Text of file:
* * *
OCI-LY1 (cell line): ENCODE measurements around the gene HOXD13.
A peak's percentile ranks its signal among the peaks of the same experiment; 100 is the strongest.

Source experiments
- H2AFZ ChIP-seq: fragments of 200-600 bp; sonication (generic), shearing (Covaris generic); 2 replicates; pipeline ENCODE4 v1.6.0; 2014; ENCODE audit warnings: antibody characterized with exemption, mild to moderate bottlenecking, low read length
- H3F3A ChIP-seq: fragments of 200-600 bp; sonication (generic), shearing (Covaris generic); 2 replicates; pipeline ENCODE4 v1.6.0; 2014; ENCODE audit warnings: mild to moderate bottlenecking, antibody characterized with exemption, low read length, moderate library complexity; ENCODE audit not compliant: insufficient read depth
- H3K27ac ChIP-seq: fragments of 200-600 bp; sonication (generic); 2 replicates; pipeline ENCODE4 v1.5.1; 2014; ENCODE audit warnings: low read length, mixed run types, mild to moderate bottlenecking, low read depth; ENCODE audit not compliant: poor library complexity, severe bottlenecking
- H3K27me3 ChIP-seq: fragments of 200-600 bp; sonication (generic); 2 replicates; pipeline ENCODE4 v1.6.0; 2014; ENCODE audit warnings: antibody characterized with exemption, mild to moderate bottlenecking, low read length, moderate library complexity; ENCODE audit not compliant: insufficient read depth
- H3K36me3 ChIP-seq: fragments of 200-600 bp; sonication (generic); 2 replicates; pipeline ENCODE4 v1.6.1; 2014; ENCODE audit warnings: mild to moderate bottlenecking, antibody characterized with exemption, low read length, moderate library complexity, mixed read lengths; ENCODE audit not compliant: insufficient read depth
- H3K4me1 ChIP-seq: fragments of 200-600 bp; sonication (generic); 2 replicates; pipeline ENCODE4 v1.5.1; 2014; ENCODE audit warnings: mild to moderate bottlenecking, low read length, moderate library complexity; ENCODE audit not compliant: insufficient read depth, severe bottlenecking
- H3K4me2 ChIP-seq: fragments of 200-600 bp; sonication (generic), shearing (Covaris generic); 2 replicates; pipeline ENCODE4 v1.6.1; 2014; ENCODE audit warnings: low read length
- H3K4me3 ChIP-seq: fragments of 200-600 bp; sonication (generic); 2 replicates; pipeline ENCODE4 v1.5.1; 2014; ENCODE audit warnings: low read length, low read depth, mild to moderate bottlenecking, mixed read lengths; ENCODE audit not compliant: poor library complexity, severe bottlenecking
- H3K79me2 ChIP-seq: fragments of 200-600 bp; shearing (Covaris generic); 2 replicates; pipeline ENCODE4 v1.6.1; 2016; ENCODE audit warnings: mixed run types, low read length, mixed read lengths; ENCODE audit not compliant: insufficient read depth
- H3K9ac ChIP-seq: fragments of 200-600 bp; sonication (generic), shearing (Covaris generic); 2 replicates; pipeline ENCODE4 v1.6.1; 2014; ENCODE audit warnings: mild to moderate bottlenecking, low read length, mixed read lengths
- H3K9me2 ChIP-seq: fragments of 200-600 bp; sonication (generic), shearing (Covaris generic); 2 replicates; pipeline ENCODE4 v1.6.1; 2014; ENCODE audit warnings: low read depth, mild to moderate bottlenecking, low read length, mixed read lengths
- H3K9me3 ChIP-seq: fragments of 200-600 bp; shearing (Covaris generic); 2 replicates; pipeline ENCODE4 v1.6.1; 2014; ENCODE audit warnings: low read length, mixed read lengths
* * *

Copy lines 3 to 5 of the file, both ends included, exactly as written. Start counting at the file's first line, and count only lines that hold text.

Source experiments
- H2AFZ ChIP-seq: fragments of 200-600 bp; sonication (generic), shearing (Covaris generic); 2 replicates; pipeline ENCODE4 v1.6.0; 2014; ENCODE audit warnings: antibody characterized with exemption, mild to moderate bottlenecking, low read length
- H3F3A ChIP-seq: fragments of 200-600 bp; sonication (generic), shearing (Covaris generic); 2 replicates; pipeline ENCODE4 v1.6.0; 2014; ENCODE audit warnings: mild to moderate bottlenecking, antibody characterized with exemption, low read length, moderate library complexity; ENCODE audit not compliant: insufficient read depth